HP investigates Greenpeace toxic claims

Never mind about exploding batteries, it's the toxic chemicals used to make notebooks that are the real danger, warns the environmental group
Written by Andrew Donoghue, Contributor

HP and Apple have come top in an investigation into the levels of toxic chemicals used in the production of market-leading laptops.

The report released on Monday, and conducted by an independent Danish laboratory, showed that HP's Pavilion dv4000 Series machine contained high levels of a number of chemicals in its components including Brominated Fire Retardants (PBDEs), which HP claims to have removed from its products years ago.

"Either HP is lying or HP needs to ask its suppliers some tough questions," Greenpeace claimed in a statement.

Responding to the Greenpeace accusations, HP told ZDNet UK in an emailed statement that in 1998, the company introduced its General Specifications for the Environment, which restricted the use of some hazardous substances in HP products, including DecaBDE. "HP is currently working with its suppliers to investigate the claim that DecaBDE was found in the notebook purchased and tested by Greenpeace this past March," the company said.

Apple's new MacBook range was also criticised by the environmental researchers for the high amounts of a toxic flame retardant, tetrabromobisphenol. Greenpeace acknowledged that Apple has stated it is looking for alternatives to the substance but said that right now it is using far higher amounts of the chemical than competitors.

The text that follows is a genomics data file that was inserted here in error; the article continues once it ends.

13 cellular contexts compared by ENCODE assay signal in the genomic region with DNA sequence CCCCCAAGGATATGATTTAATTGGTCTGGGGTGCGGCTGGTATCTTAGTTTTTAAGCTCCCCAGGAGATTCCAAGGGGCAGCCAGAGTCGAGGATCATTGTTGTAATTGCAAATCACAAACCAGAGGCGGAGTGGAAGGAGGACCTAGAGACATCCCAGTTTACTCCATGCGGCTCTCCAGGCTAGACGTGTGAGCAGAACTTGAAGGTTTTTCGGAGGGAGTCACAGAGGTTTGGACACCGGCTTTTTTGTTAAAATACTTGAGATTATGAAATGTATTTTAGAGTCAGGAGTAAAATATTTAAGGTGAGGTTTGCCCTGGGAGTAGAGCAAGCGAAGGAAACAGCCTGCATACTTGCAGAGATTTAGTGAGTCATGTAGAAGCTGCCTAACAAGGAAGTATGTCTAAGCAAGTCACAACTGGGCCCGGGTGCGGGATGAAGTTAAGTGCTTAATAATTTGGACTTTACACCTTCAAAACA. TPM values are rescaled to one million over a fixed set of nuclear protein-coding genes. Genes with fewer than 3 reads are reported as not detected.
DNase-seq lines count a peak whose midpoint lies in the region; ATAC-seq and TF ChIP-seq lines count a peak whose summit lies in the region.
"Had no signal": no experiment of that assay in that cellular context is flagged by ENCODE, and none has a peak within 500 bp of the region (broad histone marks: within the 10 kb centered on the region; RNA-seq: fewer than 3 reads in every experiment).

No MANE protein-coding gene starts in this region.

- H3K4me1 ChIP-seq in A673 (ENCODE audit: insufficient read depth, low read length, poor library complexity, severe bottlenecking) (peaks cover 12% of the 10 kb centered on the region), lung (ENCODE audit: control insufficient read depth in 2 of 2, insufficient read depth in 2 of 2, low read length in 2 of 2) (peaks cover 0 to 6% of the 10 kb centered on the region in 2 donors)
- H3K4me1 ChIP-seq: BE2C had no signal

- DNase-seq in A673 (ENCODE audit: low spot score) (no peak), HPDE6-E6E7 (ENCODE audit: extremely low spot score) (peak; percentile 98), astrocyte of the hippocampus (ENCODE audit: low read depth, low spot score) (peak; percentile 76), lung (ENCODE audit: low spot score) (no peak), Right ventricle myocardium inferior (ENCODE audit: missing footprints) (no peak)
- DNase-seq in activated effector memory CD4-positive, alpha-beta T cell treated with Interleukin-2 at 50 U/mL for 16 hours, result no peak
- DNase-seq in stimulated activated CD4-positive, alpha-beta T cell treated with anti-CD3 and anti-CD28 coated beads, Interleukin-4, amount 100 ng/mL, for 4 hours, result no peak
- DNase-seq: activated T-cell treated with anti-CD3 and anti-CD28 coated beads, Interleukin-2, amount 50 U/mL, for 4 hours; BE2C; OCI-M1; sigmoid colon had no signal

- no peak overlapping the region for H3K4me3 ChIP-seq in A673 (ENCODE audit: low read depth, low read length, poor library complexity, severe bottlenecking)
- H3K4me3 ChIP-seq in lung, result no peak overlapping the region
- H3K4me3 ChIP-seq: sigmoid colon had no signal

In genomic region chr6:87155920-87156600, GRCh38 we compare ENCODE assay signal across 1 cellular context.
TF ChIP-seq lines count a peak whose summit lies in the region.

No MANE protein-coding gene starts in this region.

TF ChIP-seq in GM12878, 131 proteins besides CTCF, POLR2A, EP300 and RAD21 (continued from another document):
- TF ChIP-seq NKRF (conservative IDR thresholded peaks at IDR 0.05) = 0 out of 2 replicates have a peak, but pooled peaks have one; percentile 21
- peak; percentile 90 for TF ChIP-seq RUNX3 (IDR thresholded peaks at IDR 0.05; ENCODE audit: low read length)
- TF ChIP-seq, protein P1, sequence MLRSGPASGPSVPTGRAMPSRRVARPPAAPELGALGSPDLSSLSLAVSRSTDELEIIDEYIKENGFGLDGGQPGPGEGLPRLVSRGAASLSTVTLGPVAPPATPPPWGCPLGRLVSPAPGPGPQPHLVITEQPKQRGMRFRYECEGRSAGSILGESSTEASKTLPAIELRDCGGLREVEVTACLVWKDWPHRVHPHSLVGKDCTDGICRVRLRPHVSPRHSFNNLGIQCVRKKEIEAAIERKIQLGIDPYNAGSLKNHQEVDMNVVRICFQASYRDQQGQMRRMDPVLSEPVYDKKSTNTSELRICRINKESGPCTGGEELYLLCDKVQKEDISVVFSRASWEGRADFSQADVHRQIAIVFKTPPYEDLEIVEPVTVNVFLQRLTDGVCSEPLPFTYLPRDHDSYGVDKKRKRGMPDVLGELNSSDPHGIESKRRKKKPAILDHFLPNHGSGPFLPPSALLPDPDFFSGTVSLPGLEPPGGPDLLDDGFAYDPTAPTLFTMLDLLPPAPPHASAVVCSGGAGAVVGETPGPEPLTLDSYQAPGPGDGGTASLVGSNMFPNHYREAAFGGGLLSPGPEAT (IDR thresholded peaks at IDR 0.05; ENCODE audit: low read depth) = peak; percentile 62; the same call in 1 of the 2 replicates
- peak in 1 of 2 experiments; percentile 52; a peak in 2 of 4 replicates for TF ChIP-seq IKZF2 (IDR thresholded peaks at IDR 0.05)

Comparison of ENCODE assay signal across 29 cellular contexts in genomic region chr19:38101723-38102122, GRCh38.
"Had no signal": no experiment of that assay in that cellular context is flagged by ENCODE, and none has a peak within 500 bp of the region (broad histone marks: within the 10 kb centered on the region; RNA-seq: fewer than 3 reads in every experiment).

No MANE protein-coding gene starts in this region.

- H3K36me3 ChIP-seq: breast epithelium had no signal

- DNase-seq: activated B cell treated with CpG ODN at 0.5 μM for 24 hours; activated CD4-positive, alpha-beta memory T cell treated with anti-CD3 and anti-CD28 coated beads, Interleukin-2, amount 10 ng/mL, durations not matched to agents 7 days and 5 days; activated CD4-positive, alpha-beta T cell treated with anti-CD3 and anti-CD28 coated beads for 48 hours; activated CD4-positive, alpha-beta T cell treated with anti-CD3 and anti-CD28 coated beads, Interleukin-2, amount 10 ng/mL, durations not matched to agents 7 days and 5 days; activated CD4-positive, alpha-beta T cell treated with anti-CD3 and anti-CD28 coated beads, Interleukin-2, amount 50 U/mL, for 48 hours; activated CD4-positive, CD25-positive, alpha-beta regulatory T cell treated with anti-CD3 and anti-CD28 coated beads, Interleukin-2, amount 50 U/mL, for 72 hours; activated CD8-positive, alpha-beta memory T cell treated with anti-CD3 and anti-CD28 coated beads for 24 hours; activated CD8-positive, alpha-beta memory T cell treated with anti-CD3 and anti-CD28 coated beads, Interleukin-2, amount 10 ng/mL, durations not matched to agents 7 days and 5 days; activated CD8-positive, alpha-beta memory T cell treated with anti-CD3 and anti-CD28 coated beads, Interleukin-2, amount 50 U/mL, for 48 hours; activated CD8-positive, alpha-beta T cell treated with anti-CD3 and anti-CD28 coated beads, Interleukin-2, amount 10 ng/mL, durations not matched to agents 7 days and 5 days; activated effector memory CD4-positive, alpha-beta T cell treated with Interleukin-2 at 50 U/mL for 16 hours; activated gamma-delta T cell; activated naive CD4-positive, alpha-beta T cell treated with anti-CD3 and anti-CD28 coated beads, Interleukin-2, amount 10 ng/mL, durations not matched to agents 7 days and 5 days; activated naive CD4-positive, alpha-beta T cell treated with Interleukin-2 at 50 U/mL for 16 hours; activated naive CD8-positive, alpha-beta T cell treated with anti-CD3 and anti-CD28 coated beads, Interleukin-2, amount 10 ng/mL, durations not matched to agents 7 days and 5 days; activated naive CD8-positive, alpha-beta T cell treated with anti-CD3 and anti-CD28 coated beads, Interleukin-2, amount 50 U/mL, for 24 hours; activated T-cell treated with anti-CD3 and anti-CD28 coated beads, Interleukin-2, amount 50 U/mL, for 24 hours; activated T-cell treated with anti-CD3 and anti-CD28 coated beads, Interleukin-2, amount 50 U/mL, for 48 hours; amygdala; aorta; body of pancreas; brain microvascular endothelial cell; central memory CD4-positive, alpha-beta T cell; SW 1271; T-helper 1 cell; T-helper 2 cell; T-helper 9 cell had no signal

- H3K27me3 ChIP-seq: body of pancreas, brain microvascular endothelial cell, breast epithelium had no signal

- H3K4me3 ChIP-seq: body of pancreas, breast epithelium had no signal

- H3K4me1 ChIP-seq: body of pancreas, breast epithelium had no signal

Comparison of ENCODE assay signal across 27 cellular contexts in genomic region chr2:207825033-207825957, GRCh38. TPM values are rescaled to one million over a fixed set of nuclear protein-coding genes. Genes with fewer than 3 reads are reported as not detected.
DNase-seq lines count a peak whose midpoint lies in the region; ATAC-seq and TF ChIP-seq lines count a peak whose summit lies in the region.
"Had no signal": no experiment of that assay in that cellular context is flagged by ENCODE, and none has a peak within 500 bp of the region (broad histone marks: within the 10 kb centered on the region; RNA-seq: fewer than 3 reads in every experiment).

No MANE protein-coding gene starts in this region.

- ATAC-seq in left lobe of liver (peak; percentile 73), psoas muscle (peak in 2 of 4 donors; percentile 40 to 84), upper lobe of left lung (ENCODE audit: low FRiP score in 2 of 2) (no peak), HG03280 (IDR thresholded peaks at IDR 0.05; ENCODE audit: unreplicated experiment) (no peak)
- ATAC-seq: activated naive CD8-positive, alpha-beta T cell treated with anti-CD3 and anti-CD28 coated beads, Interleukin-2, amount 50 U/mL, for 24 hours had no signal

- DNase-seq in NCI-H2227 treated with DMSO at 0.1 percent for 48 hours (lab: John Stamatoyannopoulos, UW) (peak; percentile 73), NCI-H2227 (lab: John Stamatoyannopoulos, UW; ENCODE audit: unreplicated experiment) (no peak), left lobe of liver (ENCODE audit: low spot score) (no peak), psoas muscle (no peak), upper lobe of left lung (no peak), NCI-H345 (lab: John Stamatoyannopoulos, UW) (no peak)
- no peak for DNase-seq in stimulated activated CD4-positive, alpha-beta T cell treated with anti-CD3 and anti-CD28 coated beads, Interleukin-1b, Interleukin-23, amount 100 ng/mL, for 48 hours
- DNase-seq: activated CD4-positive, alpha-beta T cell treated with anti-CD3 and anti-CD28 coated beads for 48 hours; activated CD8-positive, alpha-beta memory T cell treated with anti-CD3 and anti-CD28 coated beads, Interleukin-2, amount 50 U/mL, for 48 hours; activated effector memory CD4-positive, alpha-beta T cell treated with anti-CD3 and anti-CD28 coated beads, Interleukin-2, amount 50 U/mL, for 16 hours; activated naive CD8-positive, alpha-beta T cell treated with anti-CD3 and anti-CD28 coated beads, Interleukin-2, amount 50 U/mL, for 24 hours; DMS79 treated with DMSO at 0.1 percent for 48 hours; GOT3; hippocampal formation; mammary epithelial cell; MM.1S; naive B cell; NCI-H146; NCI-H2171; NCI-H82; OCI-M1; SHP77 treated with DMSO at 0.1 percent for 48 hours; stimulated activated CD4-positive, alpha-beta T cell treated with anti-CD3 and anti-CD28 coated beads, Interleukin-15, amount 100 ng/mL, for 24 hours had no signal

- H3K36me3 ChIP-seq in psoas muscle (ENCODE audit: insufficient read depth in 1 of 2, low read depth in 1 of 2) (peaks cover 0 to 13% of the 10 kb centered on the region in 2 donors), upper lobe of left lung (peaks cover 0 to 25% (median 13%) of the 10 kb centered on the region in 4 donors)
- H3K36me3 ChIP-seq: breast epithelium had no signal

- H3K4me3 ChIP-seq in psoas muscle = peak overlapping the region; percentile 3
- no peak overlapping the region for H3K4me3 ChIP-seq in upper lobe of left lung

"During the sampling process it was remarkable to note that, whether PC or Mac, once you pass the sleek and cool design of these computers, hazardous substances are a component common to all," said Dr Kevin Brigden, from the Greenpeace Science Unit.

HP also pointed out that in March this year, Greenpeace acknowledged the progress the tech company has made recently to improve its environmental credentials in a statement entitled "HP rises to the toxic challenge". HP also maintains that all of its laptops in the EU are currently in compliance with regulations such as the Restriction of Hazardous Substance (RoHS) directive introduced in July 2006.

Meanwhile, Chinese computer giant Lenovo, which came bottom in a another Greenpeace toxic report, announced this week that its ThinkPad notebooks, ThinkCentre Desktops and ThinkVision monitors have received high ratings from EPEAT, a procurement tool funded by the US Environmental Protection Agency. Criteria met included manufacturing PCs with reduced levels of cadmium, lead and mercury, the company claimed.


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